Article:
AI restores what computers are

Fall 2021: A season of pumpkins, pecan pies, and peachy-colored phones. Every year, Apple, Samsung, Google, and others lose out on their most recent accomplishments. These machines in the consumer professional calendar no longer impress with the surprise and wonder of those early days. But behind the scenes, there is a strange thing happening.

Google’s latest offering, the Pixel 6, is the first phone to have a separate AI chip that sits next to its standard processor. And the chip that runs the iPhone has been around for the past few years with what Apple calls a “neural engine,” dedicated to AI. All of the chips are well-suited to the types of computers used to train and deploy machine learning software on our equipment, such as AI that supports your camera. Almost unknowingly, AI has become part of our daily lives. And it is changing the way we think about computers.

What does that mean? Computers haven’t changed much in 40 or 50 years. They’re small and fast, yet boxes with processors that run instructions from people. AI varies in three areas: how computers are designed, how they are designed, and how they are used. Finally, change the status quo.

Pradeep Dubey, director of the Intel Computing Lab at Intel, said: “Computer change is shifting from increasing numbers to decision-making.” Or, as MIT CSAIL director Daniela Rus puts it, AI pulls computers out of their boxes.

Too fast, too slow

The first changes affect how computers, as well as chips we operate. The traditional benefits of computers came as the machines ran faster in computing each other. For decades the world has benefited from the speed of technology that comes consistently as manufacturers in accordance with Moore’s Law.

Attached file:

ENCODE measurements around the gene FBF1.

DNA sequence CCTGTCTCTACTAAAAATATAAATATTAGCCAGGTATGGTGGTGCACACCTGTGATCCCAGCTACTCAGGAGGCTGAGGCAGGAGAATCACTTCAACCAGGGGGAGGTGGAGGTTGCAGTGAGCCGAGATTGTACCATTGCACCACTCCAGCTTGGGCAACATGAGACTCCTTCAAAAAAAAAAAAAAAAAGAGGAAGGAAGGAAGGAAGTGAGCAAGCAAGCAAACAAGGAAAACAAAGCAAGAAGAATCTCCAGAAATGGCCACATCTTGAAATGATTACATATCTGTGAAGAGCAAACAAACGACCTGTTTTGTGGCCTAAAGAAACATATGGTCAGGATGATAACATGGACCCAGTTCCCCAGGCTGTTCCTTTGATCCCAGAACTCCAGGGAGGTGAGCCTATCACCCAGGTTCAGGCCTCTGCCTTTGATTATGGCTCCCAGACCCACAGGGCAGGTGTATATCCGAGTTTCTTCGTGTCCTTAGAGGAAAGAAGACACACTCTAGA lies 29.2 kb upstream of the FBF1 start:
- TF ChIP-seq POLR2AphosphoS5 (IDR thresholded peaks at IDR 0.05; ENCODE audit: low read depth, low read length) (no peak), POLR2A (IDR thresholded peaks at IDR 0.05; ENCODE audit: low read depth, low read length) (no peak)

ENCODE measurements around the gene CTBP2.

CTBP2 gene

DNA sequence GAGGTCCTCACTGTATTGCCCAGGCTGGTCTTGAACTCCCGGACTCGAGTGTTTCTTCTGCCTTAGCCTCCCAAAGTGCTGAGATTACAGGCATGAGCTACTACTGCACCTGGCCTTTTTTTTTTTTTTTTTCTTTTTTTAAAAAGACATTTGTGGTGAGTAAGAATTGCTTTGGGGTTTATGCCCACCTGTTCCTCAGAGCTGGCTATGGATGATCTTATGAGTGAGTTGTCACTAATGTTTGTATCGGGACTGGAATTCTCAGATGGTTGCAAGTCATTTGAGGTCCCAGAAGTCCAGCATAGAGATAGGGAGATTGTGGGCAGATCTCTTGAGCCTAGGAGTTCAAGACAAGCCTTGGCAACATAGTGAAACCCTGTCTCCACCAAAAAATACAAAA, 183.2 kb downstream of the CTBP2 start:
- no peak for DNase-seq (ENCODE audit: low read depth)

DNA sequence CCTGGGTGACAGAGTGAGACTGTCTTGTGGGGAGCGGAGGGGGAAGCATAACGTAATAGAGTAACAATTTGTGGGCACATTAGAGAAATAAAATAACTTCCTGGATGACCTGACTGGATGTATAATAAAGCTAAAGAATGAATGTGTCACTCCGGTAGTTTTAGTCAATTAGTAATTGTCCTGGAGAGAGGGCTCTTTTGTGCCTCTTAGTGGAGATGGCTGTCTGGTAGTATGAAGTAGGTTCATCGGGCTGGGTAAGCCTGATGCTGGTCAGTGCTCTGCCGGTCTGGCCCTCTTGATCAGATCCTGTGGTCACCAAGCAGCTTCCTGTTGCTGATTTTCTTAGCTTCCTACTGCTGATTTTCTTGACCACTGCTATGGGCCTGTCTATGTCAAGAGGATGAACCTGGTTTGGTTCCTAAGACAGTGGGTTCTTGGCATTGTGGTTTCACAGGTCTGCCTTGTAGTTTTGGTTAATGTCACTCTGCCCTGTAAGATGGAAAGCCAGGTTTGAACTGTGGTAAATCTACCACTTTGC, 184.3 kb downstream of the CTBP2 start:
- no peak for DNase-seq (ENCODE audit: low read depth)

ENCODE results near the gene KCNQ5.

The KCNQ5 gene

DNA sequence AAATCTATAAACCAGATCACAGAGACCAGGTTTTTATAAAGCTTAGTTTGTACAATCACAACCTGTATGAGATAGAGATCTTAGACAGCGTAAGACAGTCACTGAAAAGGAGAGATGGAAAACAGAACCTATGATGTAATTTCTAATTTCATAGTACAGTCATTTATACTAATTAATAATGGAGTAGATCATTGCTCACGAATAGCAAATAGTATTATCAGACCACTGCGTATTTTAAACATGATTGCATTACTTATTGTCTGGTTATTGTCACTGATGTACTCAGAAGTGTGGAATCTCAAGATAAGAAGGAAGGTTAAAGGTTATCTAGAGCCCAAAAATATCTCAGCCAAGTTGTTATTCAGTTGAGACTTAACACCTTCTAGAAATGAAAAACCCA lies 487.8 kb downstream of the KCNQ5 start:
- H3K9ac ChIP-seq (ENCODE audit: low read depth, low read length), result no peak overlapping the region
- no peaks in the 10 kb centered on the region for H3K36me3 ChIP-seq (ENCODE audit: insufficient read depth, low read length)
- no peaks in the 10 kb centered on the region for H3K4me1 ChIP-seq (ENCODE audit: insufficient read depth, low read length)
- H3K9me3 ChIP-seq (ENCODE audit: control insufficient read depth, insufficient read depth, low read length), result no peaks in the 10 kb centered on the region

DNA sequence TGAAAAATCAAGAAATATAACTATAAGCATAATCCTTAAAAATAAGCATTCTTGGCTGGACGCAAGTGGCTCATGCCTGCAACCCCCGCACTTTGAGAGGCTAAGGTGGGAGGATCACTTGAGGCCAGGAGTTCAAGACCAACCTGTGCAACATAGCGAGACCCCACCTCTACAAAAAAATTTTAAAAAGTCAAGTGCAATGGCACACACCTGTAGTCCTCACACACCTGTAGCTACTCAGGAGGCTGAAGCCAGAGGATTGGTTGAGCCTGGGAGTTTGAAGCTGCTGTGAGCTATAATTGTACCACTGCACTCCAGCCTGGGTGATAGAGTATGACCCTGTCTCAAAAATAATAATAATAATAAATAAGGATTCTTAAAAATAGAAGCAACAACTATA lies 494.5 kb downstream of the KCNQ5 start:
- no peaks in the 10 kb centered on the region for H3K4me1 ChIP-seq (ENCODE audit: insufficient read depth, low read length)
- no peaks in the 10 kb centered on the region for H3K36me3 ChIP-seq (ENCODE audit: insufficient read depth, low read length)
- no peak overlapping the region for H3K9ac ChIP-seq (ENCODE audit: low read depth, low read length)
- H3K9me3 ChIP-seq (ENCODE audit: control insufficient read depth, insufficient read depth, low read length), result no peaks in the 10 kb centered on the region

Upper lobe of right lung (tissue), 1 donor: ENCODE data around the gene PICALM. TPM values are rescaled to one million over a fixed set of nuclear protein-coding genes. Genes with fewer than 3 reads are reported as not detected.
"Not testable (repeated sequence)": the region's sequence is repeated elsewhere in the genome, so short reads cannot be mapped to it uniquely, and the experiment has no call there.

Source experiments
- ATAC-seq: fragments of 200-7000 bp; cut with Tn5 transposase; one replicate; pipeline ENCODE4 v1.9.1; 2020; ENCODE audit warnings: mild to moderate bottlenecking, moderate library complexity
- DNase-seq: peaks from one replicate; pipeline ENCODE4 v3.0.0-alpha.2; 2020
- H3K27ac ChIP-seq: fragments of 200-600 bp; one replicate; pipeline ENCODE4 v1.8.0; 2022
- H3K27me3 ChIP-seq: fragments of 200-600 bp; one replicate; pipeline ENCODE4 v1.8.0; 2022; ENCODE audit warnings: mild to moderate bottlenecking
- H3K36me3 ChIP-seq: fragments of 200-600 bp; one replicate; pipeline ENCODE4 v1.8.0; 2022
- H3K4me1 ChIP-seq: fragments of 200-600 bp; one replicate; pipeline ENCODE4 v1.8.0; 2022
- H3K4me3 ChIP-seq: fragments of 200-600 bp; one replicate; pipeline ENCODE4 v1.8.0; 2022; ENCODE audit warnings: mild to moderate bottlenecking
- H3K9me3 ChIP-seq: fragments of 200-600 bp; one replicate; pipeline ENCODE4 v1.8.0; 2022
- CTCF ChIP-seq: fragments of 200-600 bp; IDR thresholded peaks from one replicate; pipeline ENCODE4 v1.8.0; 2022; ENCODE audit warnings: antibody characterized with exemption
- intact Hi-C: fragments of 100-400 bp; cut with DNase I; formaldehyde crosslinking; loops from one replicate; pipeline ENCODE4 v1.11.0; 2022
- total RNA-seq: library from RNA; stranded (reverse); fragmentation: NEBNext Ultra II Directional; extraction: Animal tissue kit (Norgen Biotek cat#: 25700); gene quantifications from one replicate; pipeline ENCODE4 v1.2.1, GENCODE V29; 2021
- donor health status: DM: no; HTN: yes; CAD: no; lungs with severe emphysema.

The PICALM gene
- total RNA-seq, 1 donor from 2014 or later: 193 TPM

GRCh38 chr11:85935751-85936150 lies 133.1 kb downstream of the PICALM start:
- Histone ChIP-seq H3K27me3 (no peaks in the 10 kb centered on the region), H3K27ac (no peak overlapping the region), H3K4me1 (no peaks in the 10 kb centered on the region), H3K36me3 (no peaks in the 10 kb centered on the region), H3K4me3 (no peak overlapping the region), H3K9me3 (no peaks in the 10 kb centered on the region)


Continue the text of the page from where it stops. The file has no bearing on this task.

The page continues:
But the types of in-depth learning that use AI software here in operation require a different approach: it requires more numbers to be implemented simultaneously. This means that a new type of chip is needed: one that can move data faster, making it available where it is needed. When in-depth learning exploded on the scene a decade or so ago, there were special computer tools that were very good at this: photo frames, or GPUs, designed to display pixels several times per minute.

Anything can be a computer. Indeed, many household items, ranging from toothbrushes to door-to-door cans, have come to the fore.

Now developers like Intel and Arm and Nvidia, which provide many of the first GPUs, are trying to develop AI-compatible devices. Google and Facebook are also pushing to enter the industry for the first time, in a competition to get AI side by side through tools.

For example, the chip inside the Pixel 6 is a new feature for Google, or TPU. Unlike traditional chips, which focus on ultrafast, real-time counting, TPUs are designed for complete but low-cost computing that requires neural networks. Google has been using the same chips in-house since 2015: it changes images of people and language search queries. Google’s sister company DeepMind uses it to train its AI.

Over the past few years, Google has made TPU available to other companies, and the chips – as well as their counterparts – are becoming more and more consistent within the global database.

AI is also helping to create its own architecture. In 2020, Google adopted an innovative learning-to-type AI system that learns how to solve tasks by testing-optimizing the design of a new TPU. AI finally came up with a new unique design that no one could imagine — but it worked. This type of AI can one day have a good, very effective chip.

Show, don’t say

The second change affects how computers are told what to do. For the past 40 years we have been developing computer software; for the next 40 we will be training them, says Chris Bishop, chief executive of Microsoft Research in the UK.

Traditionally, for a computer to do something like cognitive recognition or visualization, first programs have to create computerized rules.

With the advent of machine learning, programmers no longer write rules. Instead, they create neural networks that study the rules on their own. It’s a completely different way.

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